Delaying until next year is a worst case scenario that could delay the treaty's ratification for months or even years as new senators request additional time to study the issue, and the committee process begins all over again, he said.
"Endless hearings, markup, back to trying to get some time on the floor... It will be some time before the treaty is ever heard from again," Lugar said.
Lugar also warned that the failure to ratify the treaty could have drastic consequences for other facets of U.S.-Russia nuclear cooperation -- especially the Nunn-Lugar effort to secure loose nuclear materials throughout the former Soviet Union.
If START fails, the cooperation between the United States and Russia on securing loose nukes could be imperiled, representing an even bigger risk for national security, Lugar said.
"There are still thousands of missiles out there. You better get that through your heads," he said, directing his comments to members of his own party.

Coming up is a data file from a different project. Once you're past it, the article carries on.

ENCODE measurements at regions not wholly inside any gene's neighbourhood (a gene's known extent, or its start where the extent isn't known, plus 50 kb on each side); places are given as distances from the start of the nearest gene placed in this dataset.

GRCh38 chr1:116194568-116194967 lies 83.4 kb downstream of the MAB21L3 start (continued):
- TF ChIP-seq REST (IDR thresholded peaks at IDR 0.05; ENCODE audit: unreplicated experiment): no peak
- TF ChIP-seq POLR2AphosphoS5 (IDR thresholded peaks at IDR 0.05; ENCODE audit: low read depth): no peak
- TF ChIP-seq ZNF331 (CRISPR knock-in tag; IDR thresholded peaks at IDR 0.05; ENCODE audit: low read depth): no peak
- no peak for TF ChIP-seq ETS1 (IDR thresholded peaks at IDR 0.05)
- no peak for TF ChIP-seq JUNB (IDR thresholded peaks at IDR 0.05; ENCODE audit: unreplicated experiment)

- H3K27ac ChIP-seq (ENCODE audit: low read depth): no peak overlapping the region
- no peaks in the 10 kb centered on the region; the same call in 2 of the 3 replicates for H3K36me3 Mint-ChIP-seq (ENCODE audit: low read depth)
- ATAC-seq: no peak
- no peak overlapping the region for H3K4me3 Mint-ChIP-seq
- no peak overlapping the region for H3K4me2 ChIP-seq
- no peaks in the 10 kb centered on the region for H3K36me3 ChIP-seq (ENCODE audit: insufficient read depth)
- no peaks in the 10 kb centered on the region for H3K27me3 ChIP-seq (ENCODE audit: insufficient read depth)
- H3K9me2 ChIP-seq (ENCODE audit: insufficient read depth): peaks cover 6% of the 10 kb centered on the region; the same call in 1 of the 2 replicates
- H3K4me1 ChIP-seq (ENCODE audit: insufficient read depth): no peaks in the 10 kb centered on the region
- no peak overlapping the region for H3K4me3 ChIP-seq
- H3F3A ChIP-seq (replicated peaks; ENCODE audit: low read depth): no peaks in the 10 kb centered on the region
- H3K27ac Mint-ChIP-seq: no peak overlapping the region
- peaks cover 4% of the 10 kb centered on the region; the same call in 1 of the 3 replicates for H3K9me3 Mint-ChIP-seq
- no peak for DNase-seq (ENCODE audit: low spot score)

Visitors from most EU countries can come to the United States for short stays without applying for a visa from the State Department, but Poland can't get that special status -- and it is not at all happy about it.
"Maybe one day the American Congress will find a good reason to finally lift the visa restrictions which we think are very unfair and completely unjustified," Mikolaj Dowgielewicz, Poland's Secretary of State for European Affairs, told The Cable in an interview.
He's referring to Poland's longstanding request to be included in the State Department's Visa Waiver Program, which currently allows citizens from 36 countries to enter the United States and stay for up to 90 days without first obtaining a visa. This is among the top agenda items for Polish officials dealing with the United States, and a leading irritant in the otherwise positive U.S.-Polish relationship.
For the Poles, the Visa Waiver Program status is a matter of pride for a country that sees itself on par with other Western European giants. Poland also sees itself as a reliable ally of the United States that has constantly deepened cooperation on a range of matters, including ballistic missile defense, and the deployment of a proportionally large contingent of troops to Afghanistan.